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[WEB SITE] KineQuantum Uses Virtual Reality for Real Physical Rehabilitation

 

Physical rehabilitation can be tedious and boring, and evaluation of a patient’s progress fraught by poor metrics and subjectivity. At the recent CES 2018 in Las Vegas we discovered a new virtual reality-based evaluation, rehab, and follow-up platform that makes it fun and convenient to assess patients, administer various game-based training regimens, and to assess how those exercise routines are working.

The KineQuantum system, developed by a French firm of the same name, relies on the VIVE virtual reality platform and a couple optional hand-held joysticks. The patient is asked to follow objects on the screen with one’s head, touch them with the hands, or play more exciting games such as swatting flies and shooting cannonballs at pirate ships. The activities are made to be fun and to take the mind away from the fact that it’s a therapy. While the user is playing the games and doing virtual tasks, the system measures different characteristics such as response time, range of motion, and other related parameters.

Check out this video from KineQuantum presenting their virtual reality rehab system:

 

via KineQuantum Uses Virtual Reality for Real Physical Rehabilitation | Medgadget

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[BOOK] Serious Games in Physical Rehabilitation: From Theory to Practice – Google Books

Front Cover
SpringerOct 30, 2017 – Medical – 146 pages

Marketing text: This innovative book explores how games can be serious, even though most people generally associate them with entertainment and fun. It demonstrates how videogames can be a valuable tool in clinics and demonstrates how clinicians can use them in physical rehabilitation for various pathologies. It also describes step by step their integration in rehabilitation, from the (gaming) technology used to its application in clinics. Further, drawing on an extensive literature review, it discusses the pros and cons of videogames and how they can help overcome certain obstacles to rehabilitation.

The last part of the book examines the main challenges and barriers that still need to be addressed to increase and improve the use and efficacy of this new technology for patients. The book is intended for physiotherapists and clinicians alike, providing a useful tool for all those seeking a comprehensive overview of the field of serious games and considering adding it to conventional rehabilitation treatment.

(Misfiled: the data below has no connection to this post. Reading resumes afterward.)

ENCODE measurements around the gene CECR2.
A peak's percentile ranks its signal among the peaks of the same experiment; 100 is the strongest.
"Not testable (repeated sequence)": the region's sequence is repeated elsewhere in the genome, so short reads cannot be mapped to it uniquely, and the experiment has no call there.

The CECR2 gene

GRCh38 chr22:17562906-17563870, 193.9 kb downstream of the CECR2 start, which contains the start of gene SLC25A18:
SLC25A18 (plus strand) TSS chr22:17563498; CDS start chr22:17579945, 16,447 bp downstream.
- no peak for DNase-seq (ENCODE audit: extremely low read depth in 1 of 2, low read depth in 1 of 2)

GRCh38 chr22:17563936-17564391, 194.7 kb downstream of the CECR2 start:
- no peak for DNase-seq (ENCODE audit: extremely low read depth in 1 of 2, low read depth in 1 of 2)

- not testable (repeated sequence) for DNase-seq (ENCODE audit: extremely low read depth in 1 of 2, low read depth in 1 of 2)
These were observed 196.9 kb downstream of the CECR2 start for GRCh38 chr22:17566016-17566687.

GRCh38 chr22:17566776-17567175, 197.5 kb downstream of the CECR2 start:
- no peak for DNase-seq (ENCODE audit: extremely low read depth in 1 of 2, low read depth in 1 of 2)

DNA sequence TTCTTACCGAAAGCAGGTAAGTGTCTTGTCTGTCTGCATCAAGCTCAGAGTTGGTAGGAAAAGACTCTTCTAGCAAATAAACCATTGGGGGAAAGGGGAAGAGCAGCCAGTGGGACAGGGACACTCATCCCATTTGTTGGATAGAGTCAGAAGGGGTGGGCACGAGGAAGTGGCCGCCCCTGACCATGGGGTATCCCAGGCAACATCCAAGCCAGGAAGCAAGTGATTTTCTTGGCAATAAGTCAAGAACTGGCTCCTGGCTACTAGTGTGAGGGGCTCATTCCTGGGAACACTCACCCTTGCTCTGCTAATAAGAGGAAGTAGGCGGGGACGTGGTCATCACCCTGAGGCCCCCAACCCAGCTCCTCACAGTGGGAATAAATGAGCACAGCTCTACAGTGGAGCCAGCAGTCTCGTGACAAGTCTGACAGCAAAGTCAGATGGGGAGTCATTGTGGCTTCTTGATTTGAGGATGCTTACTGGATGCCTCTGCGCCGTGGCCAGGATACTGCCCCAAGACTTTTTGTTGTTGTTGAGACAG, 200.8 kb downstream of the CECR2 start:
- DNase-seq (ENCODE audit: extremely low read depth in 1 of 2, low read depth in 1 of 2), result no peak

via Serious Games in Physical Rehabilitation: From Theory to Practice – Bruno Bonnechère – Google Books

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[BOOK] Virtual Reality for Physical and Motor Rehabilitation – Google Books

Virtual Reality for Physical and Motor Rehabilitation

Front Cover

Patrice L. Tamar WeissEmily A. KeshnerMindy F. Levin
SpringerJul 24, 2014 – Medical – 232 pages

While virtual reality (VR) has influenced fields as varied as gaming, archaeology, and the visual arts, some of its most promising applications come from the health sector. Particularly encouraging are the many uses of VR in supporting the recovery of motor skills following accident or illness.

Virtual Reality for Physical and Motor Rehabilitation reviews two decades of progress and anticipates advances to come. It offers current research on the capacity of VR to evaluate, address, and reduce motor skill limitations, and the use of VR to support motor and sensorimotor function, from the most basic to the most sophisticated skill levels. Expert scientists and clinicians explain how the brain organizes motor behavior, relate therapeutic objectives to client goals, and differentiate among VR platforms in engaging the production of movement and balance. On the practical side, contributors demonstrate that VR complements existing therapies across various conditions such as neurodegenerative diseases, traumatic brain injury, and stroke. Included among the topics:

  • Neuroplasticity and virtual reality.
  • Vision and perception in virtual reality.
  • Sensorimotor recalibration in virtual environments.
  • Rehabilitative applications using VR for residual impairments following stroke.
  • VR reveals mechanisms of balance and locomotor impairments.
  • Applications of VR technologies for childhood disabilities.

A resource of great immediate and future utility, Virtual Reality for Physical and Motor Rehabilitation distills a dynamic field to aid the work of neuropsychologists, rehabilitation specialists (including physical, speech, vocational, and occupational therapists), and neurologists.

Preview this book »

Source: Virtual Reality for Physical and Motor Rehabilitation – Google Books